After 15 years of uncertainty, two Congolese sisters who live in central Kentucky have rediscovered their father. The Bluegrass Red Cross Chapter played a role in reuniting the African family. In 1998, a military conflict in Congo resulted in a family tragedy for Sifa and Marie Ndusha. Masked Militia members invaded their home and killed their mother as the sisters and their siblings watched.
The Clinton 12 walk to school. Bobby Cain is pictured on the far left. Photo: Howard Sochurek/Time Life Pictures/Getty Images.
In 1957, Bobby Cain was the first black graduate of a court-ordered desegregated public school in the South. “When people start talking about things that have happened in civil rights, they talk about Little Rock and other areas and for some unknown reason they have not spoken about Clinton,” he says. There were 700 white students registered at Clinton High School when Cain started his then-senior year. Cain was one of twelve black students. “We were greeted with a throng of people there saying certain things; things we probably didn’t wish to hear,” he remembers.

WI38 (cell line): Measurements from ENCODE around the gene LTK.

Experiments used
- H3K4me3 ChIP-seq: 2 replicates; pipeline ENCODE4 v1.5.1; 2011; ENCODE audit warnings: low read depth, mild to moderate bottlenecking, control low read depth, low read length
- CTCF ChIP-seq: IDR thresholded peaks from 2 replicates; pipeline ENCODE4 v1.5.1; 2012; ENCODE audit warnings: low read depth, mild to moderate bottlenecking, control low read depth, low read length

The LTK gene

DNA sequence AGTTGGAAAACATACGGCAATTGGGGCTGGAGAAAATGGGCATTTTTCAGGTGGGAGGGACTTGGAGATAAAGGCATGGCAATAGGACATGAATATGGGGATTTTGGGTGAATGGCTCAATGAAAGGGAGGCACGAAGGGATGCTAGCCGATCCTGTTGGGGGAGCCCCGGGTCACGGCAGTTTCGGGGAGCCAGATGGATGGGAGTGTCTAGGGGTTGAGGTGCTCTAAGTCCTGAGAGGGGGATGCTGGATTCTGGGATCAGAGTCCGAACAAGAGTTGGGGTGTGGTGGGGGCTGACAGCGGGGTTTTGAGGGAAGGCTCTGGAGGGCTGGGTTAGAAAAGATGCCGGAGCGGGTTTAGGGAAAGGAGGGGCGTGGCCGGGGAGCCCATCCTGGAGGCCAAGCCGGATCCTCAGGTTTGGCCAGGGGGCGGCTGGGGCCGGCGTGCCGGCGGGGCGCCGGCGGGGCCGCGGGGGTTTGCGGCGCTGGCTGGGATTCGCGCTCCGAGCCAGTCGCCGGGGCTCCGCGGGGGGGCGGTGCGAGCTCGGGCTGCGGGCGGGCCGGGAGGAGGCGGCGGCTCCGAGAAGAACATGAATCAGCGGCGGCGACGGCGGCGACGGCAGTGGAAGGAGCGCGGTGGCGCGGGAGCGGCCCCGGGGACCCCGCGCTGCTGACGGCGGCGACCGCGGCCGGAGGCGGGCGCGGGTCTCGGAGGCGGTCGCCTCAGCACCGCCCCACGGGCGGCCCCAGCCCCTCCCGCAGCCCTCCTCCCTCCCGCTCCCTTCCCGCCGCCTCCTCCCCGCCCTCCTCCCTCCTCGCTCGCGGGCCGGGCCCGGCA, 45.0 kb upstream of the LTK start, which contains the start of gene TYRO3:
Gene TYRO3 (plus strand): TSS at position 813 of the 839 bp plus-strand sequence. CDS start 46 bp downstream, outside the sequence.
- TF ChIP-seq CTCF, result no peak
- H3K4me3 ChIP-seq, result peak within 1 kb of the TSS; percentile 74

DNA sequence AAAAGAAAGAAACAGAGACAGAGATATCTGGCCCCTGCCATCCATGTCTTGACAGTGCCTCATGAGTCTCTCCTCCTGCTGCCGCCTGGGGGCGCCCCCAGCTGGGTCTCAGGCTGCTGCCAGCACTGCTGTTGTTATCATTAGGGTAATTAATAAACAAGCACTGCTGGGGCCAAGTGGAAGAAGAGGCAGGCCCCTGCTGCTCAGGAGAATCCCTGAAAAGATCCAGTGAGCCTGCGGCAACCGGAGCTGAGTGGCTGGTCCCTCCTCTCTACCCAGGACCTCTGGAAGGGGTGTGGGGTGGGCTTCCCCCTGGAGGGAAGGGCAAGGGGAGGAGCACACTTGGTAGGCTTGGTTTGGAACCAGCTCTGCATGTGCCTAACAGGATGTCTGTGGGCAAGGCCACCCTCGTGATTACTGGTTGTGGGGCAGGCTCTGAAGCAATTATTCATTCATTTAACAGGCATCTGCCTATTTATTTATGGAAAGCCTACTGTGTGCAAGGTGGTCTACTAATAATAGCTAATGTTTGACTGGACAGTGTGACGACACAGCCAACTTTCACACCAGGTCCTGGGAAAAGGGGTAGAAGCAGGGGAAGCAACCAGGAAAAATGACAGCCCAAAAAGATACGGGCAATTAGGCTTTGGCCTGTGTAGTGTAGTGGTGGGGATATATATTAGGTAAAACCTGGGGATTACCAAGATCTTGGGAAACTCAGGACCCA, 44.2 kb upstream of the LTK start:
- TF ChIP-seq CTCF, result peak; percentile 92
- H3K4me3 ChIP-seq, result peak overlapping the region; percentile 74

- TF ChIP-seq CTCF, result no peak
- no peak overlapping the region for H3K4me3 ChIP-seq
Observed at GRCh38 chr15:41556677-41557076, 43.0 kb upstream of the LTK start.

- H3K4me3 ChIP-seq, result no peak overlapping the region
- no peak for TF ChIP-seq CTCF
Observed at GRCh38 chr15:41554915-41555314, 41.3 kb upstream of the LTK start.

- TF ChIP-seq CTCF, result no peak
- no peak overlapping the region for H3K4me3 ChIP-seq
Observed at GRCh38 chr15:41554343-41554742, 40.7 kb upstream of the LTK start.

Kentucky’s state epidemiologist hopes a just released report on vaccinations and autism eases many parents concerns. The study included in the latest Journal of Pediatrics shows no connection between vaccines early in a child’s life and the development of autism. Dr. Craig Humbaugh says there are certain risks to putting off recommended childhood vaccinations.
One of Leonardo da Vinci’s most famous paintings comes to life the next couple of days in a Versailles church. It’s a play called ‘The Living Lord’s Supper.’ Director Linda Roscoe says actors depicting Jesus and his disciples take a turn in front of the table. “They drop pose and they step out of the painting. So, many of them get up from the table, come around to the front of the table and then they tell how they came to know Christ and their relationship with him and some of the other disciples sitting at the table,” said Roscoe.